Can plastic be circular?
07 November 2019
Yes they can, according to Cromwell Polythene managing director James Lee – who adds that circular plastic solutions can also help to combat climate change
Teenage environmental activist Greta Thunberg will yet again present at a climate conference, COP25 in Chile in December, to be a voice for our planet. Her message is clear – urgent action is needed to prevent an irreversible catastrophe.
It is vital that we act now to protect our planet but, at the same time, we must avoid knee-jerk reactions that can lead to resources being burnt through faster. Take for example the bashing that plastic has received. Brought into public focus through TV programmes including Blue Planet 2, concerns have mounted about its impact on the environment. In fact, responsibly produced plastic can have a high recycled content (up to 100%) and can be reprocessed many times, not only saving virgin material but associated energy as well.
The right solutions for the right applications
Plastic offers many sustainable solutions to help mitigate the effects of a changing climate, for example significantly reducing food waste. Within the cleaning industry, it enables the safe containment of liquids such as cleaning products, eliminating environmental leaching of cleaning chemicals and wastes from bottles, for instance. The industry’s use of plastic waste sacks and bags is the simplest and most cost-effective way to encourage the safe and hygienic separation and collection of materials for re-use and recycling. The lightweight characteristics of plastic also mean reduced fuel consumption, resulting in lower greenhouse gases.
Switching from plastic to alternative materials, such as glass or cardboard, is often suggested to be ‘greener’. However, this can lead to other sustainability issues, such as higher energy and water use, increased C02 emissions in production and transport (due to the extra weight of material), or an increase in food waste.
Marine pollution (it’s not just plastic packaging washing up on the beaches) is very real. However, this is the result of littering and ineffective waste management infrastructure, not something inherent in the material.
We all want to see the recovery, reuse and recycling of every type of packaging and it is vital that we work together to find solutions to protect our environment, combat climate change, keeping products in use for as long as possible, and preventing leakage of valuable resources from the circular economy. However, whilst there needs to be action taken on waste, this does not mean we need to do battle against plastic.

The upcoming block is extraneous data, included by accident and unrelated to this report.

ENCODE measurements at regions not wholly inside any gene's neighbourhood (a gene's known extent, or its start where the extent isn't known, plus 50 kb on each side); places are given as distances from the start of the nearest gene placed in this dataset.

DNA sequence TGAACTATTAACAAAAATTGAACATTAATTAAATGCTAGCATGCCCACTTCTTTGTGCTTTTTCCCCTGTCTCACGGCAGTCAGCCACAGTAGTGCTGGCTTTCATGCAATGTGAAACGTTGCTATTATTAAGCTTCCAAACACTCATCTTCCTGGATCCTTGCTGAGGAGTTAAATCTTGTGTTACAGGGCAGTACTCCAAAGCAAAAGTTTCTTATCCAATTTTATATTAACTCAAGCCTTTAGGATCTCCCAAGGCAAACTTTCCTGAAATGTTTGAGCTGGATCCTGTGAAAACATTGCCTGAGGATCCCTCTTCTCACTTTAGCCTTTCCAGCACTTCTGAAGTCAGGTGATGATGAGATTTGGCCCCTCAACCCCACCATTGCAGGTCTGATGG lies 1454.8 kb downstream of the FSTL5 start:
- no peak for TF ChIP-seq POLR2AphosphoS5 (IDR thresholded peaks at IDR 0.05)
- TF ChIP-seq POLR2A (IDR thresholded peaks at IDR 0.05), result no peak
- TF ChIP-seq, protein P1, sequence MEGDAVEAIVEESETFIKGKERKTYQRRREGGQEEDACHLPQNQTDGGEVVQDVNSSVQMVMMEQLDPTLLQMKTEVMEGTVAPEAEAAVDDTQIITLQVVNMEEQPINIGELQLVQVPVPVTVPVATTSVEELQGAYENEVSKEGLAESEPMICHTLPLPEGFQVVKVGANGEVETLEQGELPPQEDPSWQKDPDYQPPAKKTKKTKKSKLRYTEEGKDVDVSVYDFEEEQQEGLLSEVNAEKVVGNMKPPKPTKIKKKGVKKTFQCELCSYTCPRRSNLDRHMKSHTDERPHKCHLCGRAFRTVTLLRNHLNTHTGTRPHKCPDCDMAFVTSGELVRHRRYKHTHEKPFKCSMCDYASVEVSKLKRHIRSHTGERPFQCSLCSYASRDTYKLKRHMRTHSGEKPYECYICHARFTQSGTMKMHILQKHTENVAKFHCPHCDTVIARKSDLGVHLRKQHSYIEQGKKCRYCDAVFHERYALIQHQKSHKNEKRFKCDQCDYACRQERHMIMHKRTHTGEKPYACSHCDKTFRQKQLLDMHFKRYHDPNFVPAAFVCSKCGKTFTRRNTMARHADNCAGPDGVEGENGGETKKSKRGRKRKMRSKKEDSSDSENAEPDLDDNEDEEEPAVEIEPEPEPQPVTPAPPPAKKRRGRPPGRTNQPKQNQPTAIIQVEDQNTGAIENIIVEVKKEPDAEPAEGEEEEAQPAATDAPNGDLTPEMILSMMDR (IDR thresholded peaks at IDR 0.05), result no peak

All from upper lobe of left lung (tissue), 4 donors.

Technologies exist that mean every type of plastic can be recycled, and it needs to be used responsibly — and recycled in all cases, where feasible. When this is not possible, the energy can be recovered at an Energy from Waste (EfW) facility.
Making a pledge for our future
The Waste and Resources Action Programme (WRAP) outlines an ambitious set of targets, to create a circular economy for plastics in its UK Plastics Pact. The aim is to eliminate all avoidable plastic packaging waste and make all plastic packaging reusable, recyclable, recycled, or compostable, by 2025. In addition, in partnership with industry associations, the Cleaning and Hygiene Suppliers Association (CHSA) is establishing a Plastics Pledge for the cleaning industry, following comprehensive research and evaluation. The pledge will contain information on how to reduce plastic use and waste; and advice on the best practice for plastic use and for recycling, including which labels to use.
Using resources efficiently depends upon the engagement of everyone, working together to share expertise, so we can find achievable solutions to protect our environment and act on climate change. Unfortunately, all too often we see the sustainability spotlight focused on a single issue or product, rather than looking at the whole picture. By using positive messaging, simplifying the solutions, combined with carefully selected products and services to enable recycling, we can all be encouraged to take ownership and be a chorus for action.